The Whoopsie Daisy – part one

August 21, 2011 at 3:57 pm Leave a comment

Once upon a time there was a young daisy who lived in a big field with many other wildflowers. Daisy liked nothing more than to please people, but however hard she tried to do the right thing she would only end up causing problems. Daisy was so clumsy, and the word “whoopsie!” sprang from her mouth so often, the other plants had taken to calling her the Whoopsie Daisy.

Daisius Clumsius - the very unscientific name for a Whoopsie Daisy

Daisy didn’t love the nickname, but she could not deny that she was rather clumsy.

The harder she tried to be helpful the clumsier she got, until the other plants would shout, “For goodness sake Whoopsie Daisy, stop helping us!”

“Whoopsie,” Daisy would reply, “I am so sorry!”

But no matter how sorry she was it never seemed to make things any better.

Daisy’s least favourite part of the day was the early morning, just as the sun was rising. That was when the wildflowers all made the trek down to a nearby stream to collect water for their garden beds.

They carried an assortment of gumnuts and other small containers down to fill with fresh water, then lugged them back again.

It was hard work, but that was not why Daisy disliked it. It was just that, no matter how hard she tried, she never managed to get all of the water back to her garden bed in one go.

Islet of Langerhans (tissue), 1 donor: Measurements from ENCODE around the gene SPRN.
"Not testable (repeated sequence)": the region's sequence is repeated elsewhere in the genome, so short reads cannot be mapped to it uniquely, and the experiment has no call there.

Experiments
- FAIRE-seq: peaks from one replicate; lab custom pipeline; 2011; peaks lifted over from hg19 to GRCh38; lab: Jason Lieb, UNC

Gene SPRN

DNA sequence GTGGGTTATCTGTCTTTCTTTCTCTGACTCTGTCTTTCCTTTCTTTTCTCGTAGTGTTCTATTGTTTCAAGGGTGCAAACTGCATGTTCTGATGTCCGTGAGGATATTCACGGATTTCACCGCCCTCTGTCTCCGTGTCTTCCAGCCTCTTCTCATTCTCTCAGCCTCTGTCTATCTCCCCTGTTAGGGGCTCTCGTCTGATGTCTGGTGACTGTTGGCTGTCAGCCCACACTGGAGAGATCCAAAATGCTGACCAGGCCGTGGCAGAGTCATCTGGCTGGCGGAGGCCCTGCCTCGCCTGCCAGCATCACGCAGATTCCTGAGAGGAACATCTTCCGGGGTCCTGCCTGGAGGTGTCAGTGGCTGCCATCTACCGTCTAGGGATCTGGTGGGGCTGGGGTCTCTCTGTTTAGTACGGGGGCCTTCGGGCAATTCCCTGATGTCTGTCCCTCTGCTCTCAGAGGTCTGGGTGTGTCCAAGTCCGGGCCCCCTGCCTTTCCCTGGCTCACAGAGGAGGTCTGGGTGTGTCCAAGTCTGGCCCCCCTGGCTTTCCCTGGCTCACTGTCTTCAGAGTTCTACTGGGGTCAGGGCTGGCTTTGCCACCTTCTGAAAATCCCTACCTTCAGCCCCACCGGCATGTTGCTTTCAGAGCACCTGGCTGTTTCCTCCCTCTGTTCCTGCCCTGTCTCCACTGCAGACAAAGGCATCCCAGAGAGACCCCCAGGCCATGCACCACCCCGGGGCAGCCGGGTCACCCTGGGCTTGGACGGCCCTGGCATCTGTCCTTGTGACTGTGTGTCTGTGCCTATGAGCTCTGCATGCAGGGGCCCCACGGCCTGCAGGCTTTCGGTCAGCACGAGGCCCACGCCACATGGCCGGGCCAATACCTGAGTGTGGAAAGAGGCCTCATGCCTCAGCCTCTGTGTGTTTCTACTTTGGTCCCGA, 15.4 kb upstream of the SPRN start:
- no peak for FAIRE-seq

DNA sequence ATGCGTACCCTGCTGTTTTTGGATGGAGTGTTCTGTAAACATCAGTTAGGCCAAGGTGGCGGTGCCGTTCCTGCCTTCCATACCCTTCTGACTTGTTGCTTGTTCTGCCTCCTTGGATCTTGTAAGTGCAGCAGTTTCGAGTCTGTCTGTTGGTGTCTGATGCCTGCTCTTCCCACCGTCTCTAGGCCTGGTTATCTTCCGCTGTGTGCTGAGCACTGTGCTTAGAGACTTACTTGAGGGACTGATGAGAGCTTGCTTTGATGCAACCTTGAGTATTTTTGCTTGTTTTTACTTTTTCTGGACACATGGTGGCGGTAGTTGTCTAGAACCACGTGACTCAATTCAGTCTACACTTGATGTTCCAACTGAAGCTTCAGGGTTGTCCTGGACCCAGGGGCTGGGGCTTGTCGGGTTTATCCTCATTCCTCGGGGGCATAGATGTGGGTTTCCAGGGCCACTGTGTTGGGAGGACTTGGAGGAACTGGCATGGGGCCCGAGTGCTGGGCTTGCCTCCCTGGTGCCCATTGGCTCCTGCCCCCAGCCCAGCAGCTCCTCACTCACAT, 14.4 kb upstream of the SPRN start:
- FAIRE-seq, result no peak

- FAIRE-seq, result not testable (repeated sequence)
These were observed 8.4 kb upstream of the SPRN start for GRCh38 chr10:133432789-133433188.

She had tried asking her father whether he could go instead, but every time she asked he would sigh and say; “Daisy, I cannot always do things for you when you find them too hard. You must learn to do them yourself.”

Daisy understood, but no matter how many times she made the trip, something always went wrong.

Daisy was usually the last one to get down to the stream. She reasoned that, if there were fewer flowers there, there were fewer ways for her to mess up (along with fewer calls of “Whoopsie Daisy, you’ve done it again!”).

So Daisy chose instead to meander on her daily trip to the stream, stopping to chat to trees and bushes she passed along the way.

But today many of her friends were busy, and when she reached the stream old Grandfather Dandelion was still there, filling a large gumnut with water for his garden bed.

Grandfather Dandelion was fiercely proud of his garden, and took great care to keep it looking nice.

The daily water trips took him longer than many other flowers due to arthritis in his leaves, however he insisted on doing it himself.

“Hello young Whoopsie Daisy,” Grandfather Dandelion said, slowly lifting his gumnut from the stream, “what brings you here so late in the day?”.

Daisy saw that he was struggling to lift the heavy gumnut and worried he might hurt himself. She stepped forward hurriedly to help him, but forgot to look where she was going, and instead tripped on a tree root and bumped right into Grandfather Dandelion, spilling his bucket of water all over him!

“Whoopsie!” Daisy cried, “I am so sorry Grandfather Dandelion. Here, let me refill that for you!”

She reached to take his gumnut but Grandfather Dandelion backed away.